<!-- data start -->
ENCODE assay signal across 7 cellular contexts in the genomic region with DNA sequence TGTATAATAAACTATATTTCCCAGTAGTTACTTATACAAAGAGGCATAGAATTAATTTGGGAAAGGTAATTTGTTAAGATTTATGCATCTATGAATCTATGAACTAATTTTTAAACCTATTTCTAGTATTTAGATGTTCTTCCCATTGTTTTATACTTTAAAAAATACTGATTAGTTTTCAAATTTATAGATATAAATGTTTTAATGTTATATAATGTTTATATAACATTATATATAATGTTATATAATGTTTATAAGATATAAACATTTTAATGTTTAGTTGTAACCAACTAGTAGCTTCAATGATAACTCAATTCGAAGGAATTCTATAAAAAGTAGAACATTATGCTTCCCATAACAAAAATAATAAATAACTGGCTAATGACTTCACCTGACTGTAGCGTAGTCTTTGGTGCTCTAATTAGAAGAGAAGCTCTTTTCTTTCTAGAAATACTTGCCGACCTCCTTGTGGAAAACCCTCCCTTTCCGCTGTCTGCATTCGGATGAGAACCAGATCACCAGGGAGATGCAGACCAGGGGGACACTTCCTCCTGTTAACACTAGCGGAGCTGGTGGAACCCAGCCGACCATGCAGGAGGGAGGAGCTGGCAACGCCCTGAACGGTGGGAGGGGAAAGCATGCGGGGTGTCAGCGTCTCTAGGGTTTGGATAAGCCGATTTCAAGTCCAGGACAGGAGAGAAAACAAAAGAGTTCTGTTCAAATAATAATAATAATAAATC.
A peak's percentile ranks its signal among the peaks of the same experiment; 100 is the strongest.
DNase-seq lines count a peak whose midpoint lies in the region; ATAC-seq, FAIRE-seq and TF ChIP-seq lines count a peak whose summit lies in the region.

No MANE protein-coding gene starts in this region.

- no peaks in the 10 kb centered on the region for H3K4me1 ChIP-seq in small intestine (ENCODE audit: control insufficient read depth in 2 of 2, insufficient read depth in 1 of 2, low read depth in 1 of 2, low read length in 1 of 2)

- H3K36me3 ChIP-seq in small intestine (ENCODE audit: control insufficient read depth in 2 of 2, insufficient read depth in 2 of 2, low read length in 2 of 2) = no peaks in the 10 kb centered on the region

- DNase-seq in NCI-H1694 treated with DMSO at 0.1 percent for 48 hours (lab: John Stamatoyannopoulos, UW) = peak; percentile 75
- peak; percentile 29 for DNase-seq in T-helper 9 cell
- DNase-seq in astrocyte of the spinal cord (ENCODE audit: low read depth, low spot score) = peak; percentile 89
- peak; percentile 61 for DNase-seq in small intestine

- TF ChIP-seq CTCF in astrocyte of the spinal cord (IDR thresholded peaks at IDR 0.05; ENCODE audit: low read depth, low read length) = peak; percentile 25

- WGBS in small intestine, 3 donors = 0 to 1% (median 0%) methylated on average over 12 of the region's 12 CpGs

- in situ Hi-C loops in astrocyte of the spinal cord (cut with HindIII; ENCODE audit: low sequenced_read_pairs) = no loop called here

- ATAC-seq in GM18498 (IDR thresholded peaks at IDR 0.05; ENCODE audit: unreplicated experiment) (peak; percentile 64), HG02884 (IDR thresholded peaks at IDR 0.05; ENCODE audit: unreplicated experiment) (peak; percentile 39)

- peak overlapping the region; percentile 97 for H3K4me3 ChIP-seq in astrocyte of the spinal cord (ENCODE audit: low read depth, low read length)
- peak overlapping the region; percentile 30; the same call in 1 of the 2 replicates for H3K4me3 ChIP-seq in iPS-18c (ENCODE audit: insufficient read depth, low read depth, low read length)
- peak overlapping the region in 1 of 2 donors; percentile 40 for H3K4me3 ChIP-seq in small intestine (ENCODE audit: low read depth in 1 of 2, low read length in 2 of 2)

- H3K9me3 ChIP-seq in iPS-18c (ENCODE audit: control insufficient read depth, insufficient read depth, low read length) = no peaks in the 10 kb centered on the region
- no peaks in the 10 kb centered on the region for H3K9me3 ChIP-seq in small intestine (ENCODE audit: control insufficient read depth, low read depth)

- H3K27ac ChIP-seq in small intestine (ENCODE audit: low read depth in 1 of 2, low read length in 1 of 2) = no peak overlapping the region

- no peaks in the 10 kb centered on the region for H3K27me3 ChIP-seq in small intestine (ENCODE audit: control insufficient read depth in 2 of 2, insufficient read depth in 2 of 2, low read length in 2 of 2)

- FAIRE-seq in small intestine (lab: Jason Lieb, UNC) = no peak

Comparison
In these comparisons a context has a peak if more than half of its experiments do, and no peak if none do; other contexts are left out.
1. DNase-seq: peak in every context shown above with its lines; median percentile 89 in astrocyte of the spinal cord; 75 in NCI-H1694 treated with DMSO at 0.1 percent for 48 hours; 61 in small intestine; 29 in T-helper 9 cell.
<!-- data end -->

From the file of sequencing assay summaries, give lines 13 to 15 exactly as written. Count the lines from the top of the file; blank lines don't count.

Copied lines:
- in situ Hi-C loops in astrocyte of the spinal cord (cut with HindIII; ENCODE audit: low sequenced_read_pairs) = no loop called here

- ATAC-seq in GM18498 (IDR thresholded peaks at IDR 0.05; ENCODE audit: unreplicated experiment) (peak; percentile 64), HG02884 (IDR thresholded peaks at IDR 0.05; ENCODE audit: unreplicated experiment) (peak; percentile 39)

- peak overlapping the region; percentile 97 for H3K4me3 ChIP-seq in astrocyte of the spinal cord (ENCODE audit: low read depth, low read length)